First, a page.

We had diagrams and charts everywhere, in order that our journey and our progress (on that journey) was obvious, even to the most lay lay-person. The coup-de-gras came when we built a replica of a new bank branch in the foyer of one of the bank’s offices, in order that we prove every new and modified process, both manual and technology-driven. This was my first venture into the use of the Model Office concept and it was a raging success. It was our shop window and it allowed anyone and everyone interested (from the CEO to bank tellers and auditors) to come and see their newly modelled bank perform using real world scenarios. We recorded everything and used the Model Office as a training aid when we got close to implementing our various releases.
So, what has this project got to do with a gay reindeer? Is there even such a thing as a gay reindeer? Of course there is! In the crazy world of mega projects anything can exist. I know, because I was that gay reindeer. As I said earlier, building relationships and trust is crucial in creating effective communication. So, in the lead up to our first Christmas we had a team party in the Domain in Sydney, where we all dressed as Christmas characters. I chose to be a gay reindeer. Why? To be honest, I don’t remember. But what I do recall is that the sharing of information and the level of trust increased ten-fold after my appearance as that gay reindeer. Different strokes!!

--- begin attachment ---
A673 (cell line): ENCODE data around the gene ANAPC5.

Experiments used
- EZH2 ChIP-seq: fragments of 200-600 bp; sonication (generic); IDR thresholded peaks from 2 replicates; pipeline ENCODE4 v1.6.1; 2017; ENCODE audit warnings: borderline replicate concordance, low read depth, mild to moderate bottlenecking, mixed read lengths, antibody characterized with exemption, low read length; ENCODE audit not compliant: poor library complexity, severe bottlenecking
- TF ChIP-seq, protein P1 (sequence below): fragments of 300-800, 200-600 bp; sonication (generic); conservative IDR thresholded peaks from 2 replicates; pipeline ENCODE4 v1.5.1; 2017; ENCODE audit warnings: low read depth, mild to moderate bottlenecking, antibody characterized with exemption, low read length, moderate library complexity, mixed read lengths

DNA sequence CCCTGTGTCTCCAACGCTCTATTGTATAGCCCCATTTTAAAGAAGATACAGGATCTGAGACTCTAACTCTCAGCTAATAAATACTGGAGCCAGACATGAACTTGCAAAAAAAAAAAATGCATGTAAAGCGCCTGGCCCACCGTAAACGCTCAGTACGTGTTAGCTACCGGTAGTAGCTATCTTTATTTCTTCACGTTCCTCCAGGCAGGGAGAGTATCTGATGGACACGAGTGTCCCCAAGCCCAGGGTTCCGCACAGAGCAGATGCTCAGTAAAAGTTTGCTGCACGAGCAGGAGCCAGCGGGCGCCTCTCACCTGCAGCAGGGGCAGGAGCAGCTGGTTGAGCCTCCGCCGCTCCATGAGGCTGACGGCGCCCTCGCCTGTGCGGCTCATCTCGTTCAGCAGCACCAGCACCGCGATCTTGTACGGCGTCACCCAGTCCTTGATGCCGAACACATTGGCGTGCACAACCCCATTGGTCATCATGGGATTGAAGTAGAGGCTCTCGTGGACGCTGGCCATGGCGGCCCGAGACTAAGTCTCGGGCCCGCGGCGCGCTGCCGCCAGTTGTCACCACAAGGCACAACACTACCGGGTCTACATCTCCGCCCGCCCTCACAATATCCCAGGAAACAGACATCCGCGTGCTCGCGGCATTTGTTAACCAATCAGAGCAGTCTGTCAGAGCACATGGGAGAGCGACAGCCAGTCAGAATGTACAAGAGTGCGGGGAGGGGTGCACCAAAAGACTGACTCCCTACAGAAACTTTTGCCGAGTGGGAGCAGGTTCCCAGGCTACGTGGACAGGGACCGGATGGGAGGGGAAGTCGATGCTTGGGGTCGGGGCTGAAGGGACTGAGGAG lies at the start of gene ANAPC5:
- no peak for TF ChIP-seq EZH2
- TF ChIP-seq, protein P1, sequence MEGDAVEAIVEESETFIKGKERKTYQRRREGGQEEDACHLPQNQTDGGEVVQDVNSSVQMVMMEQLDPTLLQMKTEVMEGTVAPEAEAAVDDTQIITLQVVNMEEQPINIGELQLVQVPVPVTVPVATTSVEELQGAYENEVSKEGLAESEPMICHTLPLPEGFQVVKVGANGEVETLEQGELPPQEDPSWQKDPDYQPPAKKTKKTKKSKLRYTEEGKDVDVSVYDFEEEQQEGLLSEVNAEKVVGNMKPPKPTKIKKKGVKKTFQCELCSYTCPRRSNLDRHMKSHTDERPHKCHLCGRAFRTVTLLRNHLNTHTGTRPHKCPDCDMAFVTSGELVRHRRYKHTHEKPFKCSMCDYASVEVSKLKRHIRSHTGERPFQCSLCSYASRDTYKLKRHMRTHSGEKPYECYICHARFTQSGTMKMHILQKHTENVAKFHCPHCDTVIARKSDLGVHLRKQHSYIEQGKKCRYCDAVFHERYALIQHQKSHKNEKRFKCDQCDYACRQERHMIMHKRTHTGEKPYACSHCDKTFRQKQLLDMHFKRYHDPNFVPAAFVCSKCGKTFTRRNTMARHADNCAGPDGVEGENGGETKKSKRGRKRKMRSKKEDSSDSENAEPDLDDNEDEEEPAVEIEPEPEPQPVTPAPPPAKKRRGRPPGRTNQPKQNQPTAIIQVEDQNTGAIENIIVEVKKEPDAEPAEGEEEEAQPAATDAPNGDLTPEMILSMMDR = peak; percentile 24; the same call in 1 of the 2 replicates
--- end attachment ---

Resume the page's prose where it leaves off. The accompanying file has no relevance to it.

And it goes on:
What surprised me most about my reindeer outing was that I did it at all. Fortunately, we were pre-social media days and therefore there is no lingering evidence of my outrageous efforts. However, there is lingering evidence that the merged three banks have gone from strength to strength in the intervening (20) years. Information is king (and queen) and sharing that information on any project or change initiative is critical. So, if you are ever struggling to get your stakeholders on board throw a Christmas party and go as a gay reindeer.
Dateline: Wednesday February 3 2015, Melbourne